Famous for Pinot Noir, this region features wineries that take a personal, artisan, handcrafted approach to their wines. It’s by far the largest wine region in Oregon, including areas like Chehalem Mountains and Ribbon Ridge, Dundee Hills, Cascade Foothills, Eola-Amity Hills, McMinnville, and Yamhill-Carlton.
Distinct Oregon Pinot Noir Growing Conditions
Pinot Noir is one of the most fickle grapes to grow. It’s thin-skinned and sensitive to everything from climate and growing conditions to harvesting, handling, and winemaking. What makes Oregon Pinot Noir so special is that Oregon seems to have just the right climate for growing these particular grapes.
It’s one of the few parts of the world containing the conditions needed to make exceptional Pinot Noir. Pinot Noir is grown all over the world, but stellar Pinot Noir can only be found in a number of places you can likely count on one hand.
There are three things that make Oregon one of the best places on earth to make Pinot Noir.
Oregon has a temperate climate with plenty of rain and well-draining soil. Pinot Noir grapes grow especially well when in cool climates because they thrive on taking their time and ripening slowly.
Pinot Noir loves this temperate climate that is often foggy. Because Pinot Noir buds and ripens early, the longer it can stay on the vine, the more complex the end product will be. In warm climates, winemakers have to fabricate the perfect conditions for Pinot Noir to remain on the vine longer, but Oregon’s natural climate does this for them.
Proper maintenance of the vineyard is also key, but because humans can’t control the climate, choosing the appropriate climate for growing Pinot Noir is the first and most important step.
It’s no mystery that volcanic soil is highly fertile. Growing anything in volcanic soil is almost always better than any other type of soil. But because the soil has the biggest impact on a grape’s flavour, growing Pinot Noir in volcanic soil enhances its the depth of character.
Because volcanic soils are formed in many different ways, this only adds to the Pinot Noir personality. Depending on the region, the volcanic soil could be formed by explosively ejected rock, slow-flowing lava, or settling ash.
That means that even in volcanic soil, the variety of wine produced in nearly endless. Variations of soil in differing climates, slopes, sun exposure, harvesting conditions, and winemaking processes means the best and most diverse Pinot Noir in all the world.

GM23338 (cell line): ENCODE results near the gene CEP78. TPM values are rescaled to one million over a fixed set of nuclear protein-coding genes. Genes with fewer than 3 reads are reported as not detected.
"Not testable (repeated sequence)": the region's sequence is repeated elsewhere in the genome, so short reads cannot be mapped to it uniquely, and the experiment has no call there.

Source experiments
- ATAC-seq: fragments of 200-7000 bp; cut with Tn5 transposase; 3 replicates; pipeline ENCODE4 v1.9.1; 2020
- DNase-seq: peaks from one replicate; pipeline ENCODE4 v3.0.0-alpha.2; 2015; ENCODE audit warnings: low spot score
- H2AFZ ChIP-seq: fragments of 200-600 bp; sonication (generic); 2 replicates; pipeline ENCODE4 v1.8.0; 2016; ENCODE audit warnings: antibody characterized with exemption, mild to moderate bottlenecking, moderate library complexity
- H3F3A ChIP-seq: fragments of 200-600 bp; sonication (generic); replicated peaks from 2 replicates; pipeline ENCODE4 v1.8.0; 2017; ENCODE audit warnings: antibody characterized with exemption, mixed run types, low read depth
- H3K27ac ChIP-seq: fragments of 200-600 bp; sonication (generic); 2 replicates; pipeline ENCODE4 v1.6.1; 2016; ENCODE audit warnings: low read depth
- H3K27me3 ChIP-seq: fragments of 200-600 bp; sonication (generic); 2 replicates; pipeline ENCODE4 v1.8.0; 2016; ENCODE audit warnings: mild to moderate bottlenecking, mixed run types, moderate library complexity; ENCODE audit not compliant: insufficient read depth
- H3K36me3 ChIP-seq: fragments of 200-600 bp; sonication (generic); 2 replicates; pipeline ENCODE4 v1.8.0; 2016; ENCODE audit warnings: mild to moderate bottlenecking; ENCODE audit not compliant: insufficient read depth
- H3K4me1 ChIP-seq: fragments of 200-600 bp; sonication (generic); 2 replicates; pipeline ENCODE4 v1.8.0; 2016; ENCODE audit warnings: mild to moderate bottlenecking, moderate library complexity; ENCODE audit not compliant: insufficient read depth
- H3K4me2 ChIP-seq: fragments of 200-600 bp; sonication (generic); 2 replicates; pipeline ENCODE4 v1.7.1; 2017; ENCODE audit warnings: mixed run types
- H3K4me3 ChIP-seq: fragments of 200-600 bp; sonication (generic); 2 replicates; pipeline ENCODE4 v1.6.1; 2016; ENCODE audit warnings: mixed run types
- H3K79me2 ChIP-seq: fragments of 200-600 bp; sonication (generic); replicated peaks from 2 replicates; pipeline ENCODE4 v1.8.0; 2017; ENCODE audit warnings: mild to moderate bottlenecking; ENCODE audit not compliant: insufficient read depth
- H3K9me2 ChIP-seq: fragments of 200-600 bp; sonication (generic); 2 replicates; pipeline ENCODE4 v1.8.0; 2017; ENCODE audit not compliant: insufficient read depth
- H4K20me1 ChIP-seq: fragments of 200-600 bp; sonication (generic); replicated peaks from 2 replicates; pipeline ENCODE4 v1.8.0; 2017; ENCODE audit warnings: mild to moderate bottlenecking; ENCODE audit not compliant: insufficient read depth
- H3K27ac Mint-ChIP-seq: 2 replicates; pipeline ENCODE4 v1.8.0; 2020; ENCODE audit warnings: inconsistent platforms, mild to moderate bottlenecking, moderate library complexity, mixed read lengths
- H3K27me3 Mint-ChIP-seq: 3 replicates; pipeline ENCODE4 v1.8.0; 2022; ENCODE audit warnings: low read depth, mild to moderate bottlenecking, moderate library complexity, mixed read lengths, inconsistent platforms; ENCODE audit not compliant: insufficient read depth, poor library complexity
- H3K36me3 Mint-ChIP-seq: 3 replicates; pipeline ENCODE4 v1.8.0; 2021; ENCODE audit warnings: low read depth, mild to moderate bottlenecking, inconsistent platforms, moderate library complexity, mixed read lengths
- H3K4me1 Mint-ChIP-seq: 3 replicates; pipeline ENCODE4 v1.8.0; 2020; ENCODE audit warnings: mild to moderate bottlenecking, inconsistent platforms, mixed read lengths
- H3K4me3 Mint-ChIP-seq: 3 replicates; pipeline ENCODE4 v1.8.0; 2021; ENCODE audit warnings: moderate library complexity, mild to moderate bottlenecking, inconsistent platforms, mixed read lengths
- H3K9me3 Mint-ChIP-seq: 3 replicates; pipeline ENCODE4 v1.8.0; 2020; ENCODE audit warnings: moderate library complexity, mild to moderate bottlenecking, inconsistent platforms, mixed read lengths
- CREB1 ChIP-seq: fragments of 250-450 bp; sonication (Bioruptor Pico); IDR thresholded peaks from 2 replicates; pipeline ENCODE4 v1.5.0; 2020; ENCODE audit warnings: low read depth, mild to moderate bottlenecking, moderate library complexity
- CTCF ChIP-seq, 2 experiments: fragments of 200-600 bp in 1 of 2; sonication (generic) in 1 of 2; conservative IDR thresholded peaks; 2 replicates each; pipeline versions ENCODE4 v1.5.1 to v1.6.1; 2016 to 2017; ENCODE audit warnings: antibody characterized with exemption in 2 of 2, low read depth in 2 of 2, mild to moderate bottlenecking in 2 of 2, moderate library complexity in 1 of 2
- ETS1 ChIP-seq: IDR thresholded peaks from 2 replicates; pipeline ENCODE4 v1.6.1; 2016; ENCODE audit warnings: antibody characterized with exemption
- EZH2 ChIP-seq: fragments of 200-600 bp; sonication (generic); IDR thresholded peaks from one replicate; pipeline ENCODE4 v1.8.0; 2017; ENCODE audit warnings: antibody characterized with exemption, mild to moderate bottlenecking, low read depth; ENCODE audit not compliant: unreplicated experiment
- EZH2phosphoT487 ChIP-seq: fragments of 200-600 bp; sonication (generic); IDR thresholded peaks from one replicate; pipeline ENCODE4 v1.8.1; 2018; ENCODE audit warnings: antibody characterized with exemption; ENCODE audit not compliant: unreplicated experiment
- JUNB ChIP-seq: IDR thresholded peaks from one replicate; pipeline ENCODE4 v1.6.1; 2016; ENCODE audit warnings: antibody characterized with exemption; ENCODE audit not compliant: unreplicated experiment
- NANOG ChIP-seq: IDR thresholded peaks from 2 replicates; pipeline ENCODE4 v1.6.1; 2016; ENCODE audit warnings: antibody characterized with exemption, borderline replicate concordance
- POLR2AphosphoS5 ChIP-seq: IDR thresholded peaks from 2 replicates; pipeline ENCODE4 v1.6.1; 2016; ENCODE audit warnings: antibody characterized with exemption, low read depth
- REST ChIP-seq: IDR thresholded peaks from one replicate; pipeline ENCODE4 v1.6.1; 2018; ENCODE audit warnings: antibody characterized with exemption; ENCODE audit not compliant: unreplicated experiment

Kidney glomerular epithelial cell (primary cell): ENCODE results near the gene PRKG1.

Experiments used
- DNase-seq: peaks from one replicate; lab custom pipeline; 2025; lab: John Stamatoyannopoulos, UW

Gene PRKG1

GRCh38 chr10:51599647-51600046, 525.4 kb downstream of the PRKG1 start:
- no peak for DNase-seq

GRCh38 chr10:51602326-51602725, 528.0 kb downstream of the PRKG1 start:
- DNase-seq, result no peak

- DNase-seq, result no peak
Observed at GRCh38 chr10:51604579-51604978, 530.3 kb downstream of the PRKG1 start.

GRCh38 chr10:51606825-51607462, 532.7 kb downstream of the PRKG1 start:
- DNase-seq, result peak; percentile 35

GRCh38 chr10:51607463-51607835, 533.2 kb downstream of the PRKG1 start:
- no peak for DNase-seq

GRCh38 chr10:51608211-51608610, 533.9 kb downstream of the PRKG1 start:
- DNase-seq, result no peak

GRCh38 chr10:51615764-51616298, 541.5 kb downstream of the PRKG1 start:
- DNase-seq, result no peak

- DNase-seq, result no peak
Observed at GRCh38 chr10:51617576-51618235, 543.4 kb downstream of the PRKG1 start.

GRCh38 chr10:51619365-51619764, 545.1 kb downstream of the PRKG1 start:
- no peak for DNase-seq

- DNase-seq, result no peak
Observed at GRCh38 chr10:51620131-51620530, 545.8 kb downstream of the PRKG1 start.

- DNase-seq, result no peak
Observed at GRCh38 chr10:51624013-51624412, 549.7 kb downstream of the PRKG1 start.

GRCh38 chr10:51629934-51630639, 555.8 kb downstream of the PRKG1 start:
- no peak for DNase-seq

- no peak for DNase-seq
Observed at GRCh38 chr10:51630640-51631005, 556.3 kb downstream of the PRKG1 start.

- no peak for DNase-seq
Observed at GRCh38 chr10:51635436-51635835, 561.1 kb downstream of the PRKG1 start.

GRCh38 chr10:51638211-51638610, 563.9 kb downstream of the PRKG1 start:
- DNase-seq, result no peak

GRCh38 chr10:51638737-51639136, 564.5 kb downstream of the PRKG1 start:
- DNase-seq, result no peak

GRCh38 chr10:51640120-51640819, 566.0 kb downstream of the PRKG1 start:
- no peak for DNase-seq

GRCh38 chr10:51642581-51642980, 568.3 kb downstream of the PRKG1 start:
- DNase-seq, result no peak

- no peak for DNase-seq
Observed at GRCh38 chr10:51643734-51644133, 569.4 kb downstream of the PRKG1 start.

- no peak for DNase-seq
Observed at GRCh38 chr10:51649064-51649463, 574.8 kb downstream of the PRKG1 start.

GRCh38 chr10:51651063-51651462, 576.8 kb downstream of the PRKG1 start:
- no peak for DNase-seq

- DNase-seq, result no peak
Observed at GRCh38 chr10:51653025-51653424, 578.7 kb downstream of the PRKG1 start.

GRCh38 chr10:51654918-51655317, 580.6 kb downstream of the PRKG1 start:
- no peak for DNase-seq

Believe it or not, a passion for making wine is a necessary component to producing excellent varieties. Pinot Noir is finicky enough before throwing a vintner into the mix who simply doesn’t care for his craft.
Winemakers in Oregon are intensely proud of their product. The success of Oregon Pinot Noir speaks for itself and comes from the desire to produce something great and be the best they can possibly be.
Many oenophiles will attest to the ability to taste a winemaker’s passion in their wine. If it’s been crafted with care, you’ll immediately notice the difference between an excellent wine and an average one.
Oregon Wine Characteristics
Unfortunately, Oregon wine makes up less than 1% of wine production compared to California. While it’s growing, it’s still very small, despite its amazing characteristics. Oregon Pinot Noir is special because while it varies in taste from one region to the next, you can count on it having a few consistent characteristics across the board.
Cranberries and Earth
Oregon Pinot Noir has been described as tasting like cranberries and earth. No matter where you go to get your hands on a bottle, from north to south and east to west, Oregon Pinot Noir will have a rustic quality that is subtle and nuanced.